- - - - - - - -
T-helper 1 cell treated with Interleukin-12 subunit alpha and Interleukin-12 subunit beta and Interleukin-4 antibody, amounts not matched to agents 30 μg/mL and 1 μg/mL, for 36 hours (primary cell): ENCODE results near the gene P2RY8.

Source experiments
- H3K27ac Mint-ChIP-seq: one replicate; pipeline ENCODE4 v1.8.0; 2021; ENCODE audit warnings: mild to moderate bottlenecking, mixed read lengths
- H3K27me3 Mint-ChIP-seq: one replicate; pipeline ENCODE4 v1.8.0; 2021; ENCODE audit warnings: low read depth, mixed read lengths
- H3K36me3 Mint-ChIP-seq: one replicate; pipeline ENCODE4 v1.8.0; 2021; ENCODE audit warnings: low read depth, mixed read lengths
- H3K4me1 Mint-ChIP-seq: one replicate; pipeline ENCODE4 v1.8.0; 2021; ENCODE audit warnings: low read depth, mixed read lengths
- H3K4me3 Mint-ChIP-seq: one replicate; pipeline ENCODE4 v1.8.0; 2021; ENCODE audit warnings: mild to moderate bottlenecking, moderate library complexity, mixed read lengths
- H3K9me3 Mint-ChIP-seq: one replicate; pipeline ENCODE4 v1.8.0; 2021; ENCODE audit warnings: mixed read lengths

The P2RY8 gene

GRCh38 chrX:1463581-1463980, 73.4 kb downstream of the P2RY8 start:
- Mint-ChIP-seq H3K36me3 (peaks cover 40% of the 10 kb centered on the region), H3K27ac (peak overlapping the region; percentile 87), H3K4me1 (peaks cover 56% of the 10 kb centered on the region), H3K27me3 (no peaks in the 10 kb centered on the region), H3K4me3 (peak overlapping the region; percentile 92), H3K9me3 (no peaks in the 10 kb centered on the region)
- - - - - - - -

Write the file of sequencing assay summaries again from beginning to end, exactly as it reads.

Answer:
T-helper 1 cell treated with Interleukin-12 subunit alpha and Interleukin-12 subunit beta and Interleukin-4 antibody, amounts not matched to agents 30 μg/mL and 1 μg/mL, for 36 hours (primary cell): ENCODE results near the gene P2RY8.

Source experiments
- H3K27ac Mint-ChIP-seq: one replicate; pipeline ENCODE4 v1.8.0; 2021; ENCODE audit warnings: mild to moderate bottlenecking, mixed read lengths
- H3K27me3 Mint-ChIP-seq: one replicate; pipeline ENCODE4 v1.8.0; 2021; ENCODE audit warnings: low read depth, mixed read lengths
- H3K36me3 Mint-ChIP-seq: one replicate; pipeline ENCODE4 v1.8.0; 2021; ENCODE audit warnings: low read depth, mixed read lengths
- H3K4me1 Mint-ChIP-seq: one replicate; pipeline ENCODE4 v1.8.0; 2021; ENCODE audit warnings: low read depth, mixed read lengths
- H3K4me3 Mint-ChIP-seq: one replicate; pipeline ENCODE4 v1.8.0; 2021; ENCODE audit warnings: mild to moderate bottlenecking, moderate library complexity, mixed read lengths
- H3K9me3 Mint-ChIP-seq: one replicate; pipeline ENCODE4 v1.8.0; 2021; ENCODE audit warnings: mixed read lengths

The P2RY8 gene

GRCh38 chrX:1463581-1463980, 73.4 kb downstream of the P2RY8 start:
- Mint-ChIP-seq H3K36me3 (peaks cover 40% of the 10 kb centered on the region), H3K27ac (peak overlapping the region; percentile 87), H3K4me1 (peaks cover 56% of the 10 kb centered on the region), H3K27me3 (no peaks in the 10 kb centered on the region), H3K4me3 (peak overlapping the region; percentile 92), H3K9me3 (no peaks in the 10 kb centered on the region)